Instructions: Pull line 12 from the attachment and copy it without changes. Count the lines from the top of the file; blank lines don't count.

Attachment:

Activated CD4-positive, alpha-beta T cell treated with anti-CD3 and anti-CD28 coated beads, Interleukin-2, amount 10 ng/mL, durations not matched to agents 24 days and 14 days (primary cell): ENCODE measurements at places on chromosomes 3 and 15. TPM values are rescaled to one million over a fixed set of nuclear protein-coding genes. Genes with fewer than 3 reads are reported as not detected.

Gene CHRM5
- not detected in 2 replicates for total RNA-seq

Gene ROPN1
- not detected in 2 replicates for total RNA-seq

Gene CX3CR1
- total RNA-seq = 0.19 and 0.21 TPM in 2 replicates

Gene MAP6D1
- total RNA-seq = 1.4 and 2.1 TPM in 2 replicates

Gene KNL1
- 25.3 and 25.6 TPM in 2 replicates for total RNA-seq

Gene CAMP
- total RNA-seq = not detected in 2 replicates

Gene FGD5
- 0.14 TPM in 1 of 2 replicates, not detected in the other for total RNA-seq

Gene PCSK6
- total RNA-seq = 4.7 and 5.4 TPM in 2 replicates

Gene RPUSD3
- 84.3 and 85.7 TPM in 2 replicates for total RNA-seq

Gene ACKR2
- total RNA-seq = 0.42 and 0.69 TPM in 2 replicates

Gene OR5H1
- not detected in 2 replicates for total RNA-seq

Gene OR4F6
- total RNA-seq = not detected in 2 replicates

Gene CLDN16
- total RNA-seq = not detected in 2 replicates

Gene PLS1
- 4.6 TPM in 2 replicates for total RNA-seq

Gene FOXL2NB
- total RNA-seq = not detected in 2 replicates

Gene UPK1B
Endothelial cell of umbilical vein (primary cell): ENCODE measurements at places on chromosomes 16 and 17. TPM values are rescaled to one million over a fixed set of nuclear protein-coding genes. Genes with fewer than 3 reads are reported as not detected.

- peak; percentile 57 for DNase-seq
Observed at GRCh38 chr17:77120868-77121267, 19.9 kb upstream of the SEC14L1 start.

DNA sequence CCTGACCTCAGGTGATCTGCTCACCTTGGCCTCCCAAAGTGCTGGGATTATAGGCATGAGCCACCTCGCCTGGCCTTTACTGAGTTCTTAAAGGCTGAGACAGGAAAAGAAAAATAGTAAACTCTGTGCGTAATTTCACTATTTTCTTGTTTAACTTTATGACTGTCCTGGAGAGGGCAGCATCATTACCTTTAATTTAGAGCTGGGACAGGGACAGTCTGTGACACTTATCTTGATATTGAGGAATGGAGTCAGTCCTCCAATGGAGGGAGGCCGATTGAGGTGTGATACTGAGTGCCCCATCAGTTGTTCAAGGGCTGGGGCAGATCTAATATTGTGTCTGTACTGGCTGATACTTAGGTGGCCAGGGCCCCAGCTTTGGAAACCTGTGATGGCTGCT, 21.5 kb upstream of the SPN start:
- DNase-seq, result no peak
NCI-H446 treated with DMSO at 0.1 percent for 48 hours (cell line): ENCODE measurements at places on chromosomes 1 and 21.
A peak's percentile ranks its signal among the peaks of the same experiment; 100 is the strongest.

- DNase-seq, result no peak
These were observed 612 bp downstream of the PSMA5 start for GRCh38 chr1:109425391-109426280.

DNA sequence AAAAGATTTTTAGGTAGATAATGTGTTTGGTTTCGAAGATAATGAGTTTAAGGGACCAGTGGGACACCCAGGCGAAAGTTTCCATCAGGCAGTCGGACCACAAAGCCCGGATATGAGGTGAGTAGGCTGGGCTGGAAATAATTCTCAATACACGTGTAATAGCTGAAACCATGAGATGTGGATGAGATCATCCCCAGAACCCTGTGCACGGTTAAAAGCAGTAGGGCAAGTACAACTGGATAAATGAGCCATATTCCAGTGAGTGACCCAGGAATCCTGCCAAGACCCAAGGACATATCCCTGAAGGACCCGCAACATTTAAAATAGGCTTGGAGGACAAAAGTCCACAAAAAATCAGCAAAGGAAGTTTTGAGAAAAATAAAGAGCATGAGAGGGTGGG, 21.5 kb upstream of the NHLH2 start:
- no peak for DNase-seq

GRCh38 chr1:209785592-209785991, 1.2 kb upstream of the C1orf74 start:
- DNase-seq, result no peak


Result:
Gene CAMP